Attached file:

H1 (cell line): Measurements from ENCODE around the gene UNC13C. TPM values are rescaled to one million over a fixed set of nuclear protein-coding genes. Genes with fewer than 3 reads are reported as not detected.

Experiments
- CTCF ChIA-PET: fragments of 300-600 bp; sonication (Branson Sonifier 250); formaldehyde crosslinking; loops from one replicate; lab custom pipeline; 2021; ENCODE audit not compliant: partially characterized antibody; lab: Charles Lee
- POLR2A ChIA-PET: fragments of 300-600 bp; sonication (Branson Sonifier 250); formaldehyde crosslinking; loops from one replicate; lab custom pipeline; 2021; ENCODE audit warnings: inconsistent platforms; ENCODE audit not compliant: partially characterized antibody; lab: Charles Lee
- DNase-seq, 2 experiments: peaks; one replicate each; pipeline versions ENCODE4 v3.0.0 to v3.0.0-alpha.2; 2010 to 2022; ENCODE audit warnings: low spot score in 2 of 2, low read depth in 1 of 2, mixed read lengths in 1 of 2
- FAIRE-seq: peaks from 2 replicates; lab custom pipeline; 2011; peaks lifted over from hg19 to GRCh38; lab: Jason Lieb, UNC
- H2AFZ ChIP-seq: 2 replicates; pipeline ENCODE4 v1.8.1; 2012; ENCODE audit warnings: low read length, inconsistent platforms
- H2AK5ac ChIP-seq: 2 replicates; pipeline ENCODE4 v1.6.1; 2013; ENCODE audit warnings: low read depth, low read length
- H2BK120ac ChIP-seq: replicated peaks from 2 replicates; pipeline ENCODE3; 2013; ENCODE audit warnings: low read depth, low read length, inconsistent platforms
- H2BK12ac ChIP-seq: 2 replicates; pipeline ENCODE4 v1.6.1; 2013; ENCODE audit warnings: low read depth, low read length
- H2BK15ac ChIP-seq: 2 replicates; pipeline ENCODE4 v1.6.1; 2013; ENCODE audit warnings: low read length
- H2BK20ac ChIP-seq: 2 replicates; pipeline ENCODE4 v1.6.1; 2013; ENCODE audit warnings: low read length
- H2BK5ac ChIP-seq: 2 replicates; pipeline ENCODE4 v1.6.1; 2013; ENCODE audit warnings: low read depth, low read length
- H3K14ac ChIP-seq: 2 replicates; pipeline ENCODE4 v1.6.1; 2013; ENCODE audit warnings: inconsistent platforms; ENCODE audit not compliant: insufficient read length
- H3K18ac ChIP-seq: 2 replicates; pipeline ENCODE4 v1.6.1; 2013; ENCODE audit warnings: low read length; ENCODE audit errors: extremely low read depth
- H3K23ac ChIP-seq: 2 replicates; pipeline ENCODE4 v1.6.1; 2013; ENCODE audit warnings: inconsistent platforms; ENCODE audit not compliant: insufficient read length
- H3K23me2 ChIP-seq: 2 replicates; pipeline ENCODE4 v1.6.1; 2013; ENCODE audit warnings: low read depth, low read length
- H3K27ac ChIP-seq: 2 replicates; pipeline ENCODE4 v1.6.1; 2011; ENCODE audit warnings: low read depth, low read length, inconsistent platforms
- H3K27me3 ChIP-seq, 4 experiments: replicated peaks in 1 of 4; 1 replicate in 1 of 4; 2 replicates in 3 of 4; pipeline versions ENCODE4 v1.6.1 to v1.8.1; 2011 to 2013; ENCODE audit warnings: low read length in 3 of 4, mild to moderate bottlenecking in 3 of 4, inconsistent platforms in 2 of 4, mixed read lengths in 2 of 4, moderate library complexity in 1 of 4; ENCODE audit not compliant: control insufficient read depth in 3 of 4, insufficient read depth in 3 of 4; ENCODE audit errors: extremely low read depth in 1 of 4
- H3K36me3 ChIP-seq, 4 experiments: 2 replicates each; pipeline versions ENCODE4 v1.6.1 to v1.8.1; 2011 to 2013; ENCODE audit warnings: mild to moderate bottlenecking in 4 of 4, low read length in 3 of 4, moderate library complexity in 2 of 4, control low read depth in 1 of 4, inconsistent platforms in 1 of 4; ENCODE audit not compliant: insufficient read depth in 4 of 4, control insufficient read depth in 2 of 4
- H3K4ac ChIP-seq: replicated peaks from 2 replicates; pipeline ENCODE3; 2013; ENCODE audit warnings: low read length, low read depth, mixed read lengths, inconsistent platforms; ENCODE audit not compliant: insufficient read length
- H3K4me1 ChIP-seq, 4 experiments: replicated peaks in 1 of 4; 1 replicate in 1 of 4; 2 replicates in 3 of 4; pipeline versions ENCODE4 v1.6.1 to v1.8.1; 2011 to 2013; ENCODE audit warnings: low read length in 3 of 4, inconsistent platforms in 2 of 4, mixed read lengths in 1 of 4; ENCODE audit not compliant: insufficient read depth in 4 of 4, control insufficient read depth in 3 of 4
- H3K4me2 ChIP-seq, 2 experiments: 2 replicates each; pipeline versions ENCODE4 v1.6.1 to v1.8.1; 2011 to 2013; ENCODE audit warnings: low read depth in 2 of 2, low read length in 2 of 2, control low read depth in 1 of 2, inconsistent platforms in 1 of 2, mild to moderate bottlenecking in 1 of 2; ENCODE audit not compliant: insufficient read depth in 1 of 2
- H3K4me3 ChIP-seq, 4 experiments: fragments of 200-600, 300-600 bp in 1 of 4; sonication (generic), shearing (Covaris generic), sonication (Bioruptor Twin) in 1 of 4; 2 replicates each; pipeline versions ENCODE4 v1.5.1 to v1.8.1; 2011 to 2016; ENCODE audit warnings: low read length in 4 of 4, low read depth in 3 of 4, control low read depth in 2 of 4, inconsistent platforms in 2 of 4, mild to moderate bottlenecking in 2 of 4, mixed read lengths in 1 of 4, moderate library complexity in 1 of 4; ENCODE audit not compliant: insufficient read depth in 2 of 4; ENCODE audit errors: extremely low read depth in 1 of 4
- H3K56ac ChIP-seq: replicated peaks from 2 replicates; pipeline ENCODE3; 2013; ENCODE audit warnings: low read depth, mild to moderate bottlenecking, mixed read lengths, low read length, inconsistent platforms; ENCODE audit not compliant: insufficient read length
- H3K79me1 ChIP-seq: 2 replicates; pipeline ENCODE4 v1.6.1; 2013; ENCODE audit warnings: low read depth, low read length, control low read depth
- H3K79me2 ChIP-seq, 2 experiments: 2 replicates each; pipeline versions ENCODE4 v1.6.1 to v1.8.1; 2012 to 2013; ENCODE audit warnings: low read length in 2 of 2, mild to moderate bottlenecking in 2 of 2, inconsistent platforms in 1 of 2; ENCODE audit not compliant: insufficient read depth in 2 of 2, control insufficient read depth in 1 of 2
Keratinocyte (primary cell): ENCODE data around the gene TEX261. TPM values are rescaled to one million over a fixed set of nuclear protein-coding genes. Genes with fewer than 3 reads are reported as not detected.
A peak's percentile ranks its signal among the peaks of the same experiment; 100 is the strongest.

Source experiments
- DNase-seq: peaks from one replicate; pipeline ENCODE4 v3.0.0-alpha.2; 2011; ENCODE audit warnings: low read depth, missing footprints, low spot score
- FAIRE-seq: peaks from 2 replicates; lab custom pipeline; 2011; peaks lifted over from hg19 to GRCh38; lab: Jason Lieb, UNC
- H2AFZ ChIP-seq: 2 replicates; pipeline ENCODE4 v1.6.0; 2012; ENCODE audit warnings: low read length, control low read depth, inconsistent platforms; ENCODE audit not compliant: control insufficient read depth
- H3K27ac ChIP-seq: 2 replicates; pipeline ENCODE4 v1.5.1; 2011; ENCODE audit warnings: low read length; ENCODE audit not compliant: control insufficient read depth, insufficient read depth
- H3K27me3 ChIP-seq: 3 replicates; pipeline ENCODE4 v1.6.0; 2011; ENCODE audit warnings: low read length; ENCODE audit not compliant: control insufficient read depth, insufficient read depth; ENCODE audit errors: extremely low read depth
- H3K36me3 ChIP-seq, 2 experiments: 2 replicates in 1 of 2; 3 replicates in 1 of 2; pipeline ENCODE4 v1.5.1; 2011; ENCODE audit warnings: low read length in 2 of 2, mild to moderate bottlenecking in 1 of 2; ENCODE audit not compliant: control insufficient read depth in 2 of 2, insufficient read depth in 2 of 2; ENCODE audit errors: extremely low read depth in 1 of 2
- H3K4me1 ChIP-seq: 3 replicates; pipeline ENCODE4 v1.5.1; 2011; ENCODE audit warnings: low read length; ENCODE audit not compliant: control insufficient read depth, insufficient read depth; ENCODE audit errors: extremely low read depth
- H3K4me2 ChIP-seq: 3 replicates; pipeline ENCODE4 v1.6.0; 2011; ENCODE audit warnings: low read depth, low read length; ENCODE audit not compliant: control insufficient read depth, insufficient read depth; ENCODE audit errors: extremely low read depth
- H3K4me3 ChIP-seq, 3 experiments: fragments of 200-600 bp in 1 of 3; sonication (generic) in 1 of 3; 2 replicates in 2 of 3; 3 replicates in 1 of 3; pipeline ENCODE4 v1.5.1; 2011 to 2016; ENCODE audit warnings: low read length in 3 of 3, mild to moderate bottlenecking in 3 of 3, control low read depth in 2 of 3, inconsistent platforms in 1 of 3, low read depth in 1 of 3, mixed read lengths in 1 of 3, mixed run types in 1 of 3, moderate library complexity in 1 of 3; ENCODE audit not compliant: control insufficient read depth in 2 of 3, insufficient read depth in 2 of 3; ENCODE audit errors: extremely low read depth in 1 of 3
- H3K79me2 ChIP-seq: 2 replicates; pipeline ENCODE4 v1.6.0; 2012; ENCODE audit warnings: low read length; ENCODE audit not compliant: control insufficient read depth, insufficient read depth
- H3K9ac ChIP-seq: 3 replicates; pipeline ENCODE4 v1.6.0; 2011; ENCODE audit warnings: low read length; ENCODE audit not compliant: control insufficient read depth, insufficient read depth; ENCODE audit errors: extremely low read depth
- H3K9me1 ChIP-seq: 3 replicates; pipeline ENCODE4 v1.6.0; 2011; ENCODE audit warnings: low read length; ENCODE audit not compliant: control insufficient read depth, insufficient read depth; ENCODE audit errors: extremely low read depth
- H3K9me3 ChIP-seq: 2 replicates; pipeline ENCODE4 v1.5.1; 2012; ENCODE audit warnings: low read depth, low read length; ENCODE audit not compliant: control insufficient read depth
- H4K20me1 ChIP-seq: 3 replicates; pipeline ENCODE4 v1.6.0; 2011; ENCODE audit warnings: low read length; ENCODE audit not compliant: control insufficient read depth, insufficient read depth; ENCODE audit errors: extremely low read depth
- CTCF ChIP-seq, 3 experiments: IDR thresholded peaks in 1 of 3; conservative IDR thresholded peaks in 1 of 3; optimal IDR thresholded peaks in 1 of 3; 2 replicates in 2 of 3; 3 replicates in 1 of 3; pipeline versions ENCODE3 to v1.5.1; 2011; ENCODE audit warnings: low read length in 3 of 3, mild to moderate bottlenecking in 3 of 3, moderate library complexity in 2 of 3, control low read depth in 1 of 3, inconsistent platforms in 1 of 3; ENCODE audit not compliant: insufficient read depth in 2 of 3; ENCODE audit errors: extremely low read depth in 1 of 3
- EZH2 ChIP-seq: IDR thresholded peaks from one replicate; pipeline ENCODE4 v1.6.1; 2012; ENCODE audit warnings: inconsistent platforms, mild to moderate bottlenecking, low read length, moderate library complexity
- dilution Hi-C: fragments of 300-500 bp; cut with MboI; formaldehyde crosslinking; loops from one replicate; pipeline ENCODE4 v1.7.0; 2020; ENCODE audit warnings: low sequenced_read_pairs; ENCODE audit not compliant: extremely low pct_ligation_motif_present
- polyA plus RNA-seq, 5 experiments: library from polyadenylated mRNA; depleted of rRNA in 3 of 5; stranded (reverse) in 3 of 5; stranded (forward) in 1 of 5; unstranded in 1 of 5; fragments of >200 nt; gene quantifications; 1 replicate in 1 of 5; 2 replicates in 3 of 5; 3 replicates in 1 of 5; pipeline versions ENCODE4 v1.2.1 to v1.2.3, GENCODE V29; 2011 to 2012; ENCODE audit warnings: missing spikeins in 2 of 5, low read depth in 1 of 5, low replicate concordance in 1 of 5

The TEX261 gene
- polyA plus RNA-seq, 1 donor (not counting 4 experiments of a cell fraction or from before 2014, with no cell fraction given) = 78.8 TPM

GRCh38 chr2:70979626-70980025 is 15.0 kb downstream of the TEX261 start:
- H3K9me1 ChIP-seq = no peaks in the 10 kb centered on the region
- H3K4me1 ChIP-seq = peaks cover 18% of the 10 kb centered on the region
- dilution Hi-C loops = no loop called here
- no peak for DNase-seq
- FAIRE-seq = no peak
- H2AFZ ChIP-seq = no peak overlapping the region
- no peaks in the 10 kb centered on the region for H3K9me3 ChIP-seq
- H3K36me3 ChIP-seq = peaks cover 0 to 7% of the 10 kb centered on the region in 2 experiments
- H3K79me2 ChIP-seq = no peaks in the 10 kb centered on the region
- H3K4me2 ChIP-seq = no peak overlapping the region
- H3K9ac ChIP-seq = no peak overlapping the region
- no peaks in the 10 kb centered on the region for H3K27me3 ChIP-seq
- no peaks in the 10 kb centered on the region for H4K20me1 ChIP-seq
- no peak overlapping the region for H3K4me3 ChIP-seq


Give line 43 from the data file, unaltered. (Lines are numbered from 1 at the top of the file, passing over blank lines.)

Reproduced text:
- H3K9me3 ChIP-seq: 2 replicates; pipeline ENCODE4 v1.5.1; 2012; ENCODE audit warnings: low read depth, low read length; ENCODE audit not compliant: control insufficient read depth